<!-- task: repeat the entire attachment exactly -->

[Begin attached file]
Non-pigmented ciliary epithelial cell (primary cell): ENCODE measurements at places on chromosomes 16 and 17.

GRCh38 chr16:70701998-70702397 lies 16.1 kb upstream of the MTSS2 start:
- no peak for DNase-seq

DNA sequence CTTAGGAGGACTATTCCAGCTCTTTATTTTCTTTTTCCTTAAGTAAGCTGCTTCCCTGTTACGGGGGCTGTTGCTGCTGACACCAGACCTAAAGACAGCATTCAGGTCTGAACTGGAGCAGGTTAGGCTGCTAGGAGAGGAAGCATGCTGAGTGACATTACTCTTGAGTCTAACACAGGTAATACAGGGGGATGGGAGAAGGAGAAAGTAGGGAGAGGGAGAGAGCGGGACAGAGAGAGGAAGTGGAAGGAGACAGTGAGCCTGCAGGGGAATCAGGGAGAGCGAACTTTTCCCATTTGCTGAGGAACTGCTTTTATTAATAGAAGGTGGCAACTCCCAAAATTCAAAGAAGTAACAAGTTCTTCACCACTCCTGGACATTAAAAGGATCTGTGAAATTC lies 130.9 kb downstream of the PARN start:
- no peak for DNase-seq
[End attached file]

Non-pigmented ciliary epithelial cell (primary cell): ENCODE measurements at places on chromosomes 16 and 17.

GRCh38 chr16:70701998-70702397 lies 16.1 kb upstream of the MTSS2 start:
- no peak for DNase-seq

DNA sequence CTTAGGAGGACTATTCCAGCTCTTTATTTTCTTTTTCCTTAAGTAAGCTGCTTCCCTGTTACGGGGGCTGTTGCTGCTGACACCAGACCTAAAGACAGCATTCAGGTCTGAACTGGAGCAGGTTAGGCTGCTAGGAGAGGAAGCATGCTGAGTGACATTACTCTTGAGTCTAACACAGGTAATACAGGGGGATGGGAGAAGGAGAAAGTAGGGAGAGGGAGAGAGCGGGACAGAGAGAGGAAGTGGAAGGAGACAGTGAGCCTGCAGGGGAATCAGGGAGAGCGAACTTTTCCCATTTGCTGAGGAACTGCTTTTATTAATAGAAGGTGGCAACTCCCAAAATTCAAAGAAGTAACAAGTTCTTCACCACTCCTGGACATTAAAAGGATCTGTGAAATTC lies 130.9 kb downstream of the PARN start:
- no peak for DNase-seq